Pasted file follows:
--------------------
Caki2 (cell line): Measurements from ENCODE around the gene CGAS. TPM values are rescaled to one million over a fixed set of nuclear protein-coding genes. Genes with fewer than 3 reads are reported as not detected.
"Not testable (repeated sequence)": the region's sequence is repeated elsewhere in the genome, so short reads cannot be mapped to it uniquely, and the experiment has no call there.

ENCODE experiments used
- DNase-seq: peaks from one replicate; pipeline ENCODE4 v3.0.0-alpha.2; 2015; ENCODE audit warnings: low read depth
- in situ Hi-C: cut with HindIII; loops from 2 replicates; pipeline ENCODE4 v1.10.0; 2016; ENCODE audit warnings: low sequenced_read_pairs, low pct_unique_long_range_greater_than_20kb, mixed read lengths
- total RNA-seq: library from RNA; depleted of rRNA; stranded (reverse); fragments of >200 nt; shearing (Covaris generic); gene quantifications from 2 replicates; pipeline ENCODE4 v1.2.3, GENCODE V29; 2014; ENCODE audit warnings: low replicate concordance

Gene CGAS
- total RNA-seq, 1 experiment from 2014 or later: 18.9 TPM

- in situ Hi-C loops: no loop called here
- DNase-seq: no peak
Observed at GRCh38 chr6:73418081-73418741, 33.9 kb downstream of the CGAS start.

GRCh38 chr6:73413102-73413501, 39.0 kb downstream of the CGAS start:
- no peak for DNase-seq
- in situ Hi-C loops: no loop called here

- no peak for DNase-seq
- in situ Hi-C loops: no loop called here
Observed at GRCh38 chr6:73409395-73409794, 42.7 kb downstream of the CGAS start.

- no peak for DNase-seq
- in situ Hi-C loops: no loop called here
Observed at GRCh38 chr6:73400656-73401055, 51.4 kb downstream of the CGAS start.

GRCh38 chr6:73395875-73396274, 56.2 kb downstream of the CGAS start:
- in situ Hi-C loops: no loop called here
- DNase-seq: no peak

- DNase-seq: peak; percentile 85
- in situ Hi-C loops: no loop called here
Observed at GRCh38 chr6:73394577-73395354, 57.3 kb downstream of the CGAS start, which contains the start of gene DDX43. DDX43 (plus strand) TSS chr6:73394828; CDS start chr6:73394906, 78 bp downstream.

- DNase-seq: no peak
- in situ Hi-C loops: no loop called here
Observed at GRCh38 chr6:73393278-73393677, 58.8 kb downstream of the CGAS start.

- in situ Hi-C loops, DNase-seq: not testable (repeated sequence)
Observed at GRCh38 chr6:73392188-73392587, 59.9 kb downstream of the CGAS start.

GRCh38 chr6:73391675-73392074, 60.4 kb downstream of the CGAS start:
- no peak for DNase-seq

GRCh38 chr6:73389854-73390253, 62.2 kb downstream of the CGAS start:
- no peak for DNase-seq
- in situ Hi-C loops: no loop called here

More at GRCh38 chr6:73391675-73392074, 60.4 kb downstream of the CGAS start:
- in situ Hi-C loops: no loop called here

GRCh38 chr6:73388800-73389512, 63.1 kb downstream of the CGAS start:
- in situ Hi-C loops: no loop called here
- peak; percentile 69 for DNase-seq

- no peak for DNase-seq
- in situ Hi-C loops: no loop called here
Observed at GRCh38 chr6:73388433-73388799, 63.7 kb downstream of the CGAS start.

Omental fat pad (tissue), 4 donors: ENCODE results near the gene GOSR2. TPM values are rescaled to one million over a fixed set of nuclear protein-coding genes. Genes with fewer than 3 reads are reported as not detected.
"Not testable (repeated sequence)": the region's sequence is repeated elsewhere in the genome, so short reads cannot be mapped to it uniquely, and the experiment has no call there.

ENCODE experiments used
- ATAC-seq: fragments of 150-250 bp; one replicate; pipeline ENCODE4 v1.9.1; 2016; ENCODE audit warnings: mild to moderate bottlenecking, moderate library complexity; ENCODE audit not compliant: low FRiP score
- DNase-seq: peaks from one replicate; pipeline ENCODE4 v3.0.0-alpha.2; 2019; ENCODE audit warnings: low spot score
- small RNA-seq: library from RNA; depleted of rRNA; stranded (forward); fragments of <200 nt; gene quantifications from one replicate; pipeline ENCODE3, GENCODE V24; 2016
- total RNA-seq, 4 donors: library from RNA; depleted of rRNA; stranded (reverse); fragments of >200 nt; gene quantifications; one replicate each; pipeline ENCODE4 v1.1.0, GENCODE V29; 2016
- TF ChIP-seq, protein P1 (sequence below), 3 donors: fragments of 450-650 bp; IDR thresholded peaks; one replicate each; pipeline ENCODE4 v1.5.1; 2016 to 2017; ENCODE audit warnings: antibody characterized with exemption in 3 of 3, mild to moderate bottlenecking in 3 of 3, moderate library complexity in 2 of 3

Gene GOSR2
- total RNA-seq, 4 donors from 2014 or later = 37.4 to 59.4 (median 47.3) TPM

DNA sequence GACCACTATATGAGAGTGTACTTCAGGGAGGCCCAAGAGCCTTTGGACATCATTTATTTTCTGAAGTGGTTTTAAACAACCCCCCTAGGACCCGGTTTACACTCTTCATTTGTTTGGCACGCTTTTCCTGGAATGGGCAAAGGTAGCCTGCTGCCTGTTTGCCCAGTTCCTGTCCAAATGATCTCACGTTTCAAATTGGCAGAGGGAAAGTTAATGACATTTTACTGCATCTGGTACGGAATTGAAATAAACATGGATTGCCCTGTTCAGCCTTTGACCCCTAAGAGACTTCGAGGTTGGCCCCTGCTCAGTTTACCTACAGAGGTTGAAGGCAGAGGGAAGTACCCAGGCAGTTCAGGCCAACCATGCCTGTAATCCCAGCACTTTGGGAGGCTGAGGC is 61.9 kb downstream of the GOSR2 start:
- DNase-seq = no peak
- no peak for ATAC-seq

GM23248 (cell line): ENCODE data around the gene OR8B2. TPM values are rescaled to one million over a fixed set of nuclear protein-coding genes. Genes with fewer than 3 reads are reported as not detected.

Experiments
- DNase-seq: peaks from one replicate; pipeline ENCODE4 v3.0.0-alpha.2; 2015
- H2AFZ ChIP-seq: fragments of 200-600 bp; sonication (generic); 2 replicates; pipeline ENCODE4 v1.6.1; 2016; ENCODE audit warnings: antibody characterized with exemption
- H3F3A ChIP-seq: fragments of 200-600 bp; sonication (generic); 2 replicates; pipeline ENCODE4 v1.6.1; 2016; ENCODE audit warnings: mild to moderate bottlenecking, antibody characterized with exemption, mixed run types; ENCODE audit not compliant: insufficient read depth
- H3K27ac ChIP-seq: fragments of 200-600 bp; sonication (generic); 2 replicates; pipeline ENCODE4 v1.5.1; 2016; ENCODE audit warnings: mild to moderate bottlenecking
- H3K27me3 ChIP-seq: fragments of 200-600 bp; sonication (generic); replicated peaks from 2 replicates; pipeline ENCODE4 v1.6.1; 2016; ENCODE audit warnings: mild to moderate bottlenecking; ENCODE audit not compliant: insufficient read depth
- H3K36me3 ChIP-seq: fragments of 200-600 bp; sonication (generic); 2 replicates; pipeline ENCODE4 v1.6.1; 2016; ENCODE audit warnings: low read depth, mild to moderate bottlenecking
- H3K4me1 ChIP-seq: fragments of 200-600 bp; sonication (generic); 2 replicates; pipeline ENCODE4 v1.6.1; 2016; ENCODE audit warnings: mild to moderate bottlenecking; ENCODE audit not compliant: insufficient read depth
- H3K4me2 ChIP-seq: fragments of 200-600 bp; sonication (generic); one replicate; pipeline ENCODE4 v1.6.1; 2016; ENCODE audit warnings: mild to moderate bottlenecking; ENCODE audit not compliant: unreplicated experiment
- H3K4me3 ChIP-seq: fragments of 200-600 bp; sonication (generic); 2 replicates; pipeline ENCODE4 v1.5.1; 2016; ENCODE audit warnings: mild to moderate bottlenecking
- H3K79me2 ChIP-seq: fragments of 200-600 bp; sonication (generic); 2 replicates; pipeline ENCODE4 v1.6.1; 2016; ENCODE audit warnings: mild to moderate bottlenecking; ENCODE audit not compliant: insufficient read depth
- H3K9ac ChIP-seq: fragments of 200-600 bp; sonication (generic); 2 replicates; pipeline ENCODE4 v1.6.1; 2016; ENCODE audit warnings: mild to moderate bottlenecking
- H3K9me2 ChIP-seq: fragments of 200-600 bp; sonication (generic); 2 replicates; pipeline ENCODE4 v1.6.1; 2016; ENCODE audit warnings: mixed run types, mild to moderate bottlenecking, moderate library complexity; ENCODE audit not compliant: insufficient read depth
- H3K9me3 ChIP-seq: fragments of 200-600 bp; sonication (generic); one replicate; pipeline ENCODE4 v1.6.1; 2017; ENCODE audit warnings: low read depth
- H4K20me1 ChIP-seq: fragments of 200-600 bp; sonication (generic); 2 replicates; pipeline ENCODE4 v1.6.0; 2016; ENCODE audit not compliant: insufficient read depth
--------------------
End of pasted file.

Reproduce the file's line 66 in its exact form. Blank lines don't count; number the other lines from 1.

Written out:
- H3K4me1 ChIP-seq: fragments of 200-600 bp; sonication (generic); 2 replicates; pipeline ENCODE4 v1.6.1; 2016; ENCODE audit warnings: mild to moderate bottlenecking; ENCODE audit not compliant: insufficient read depth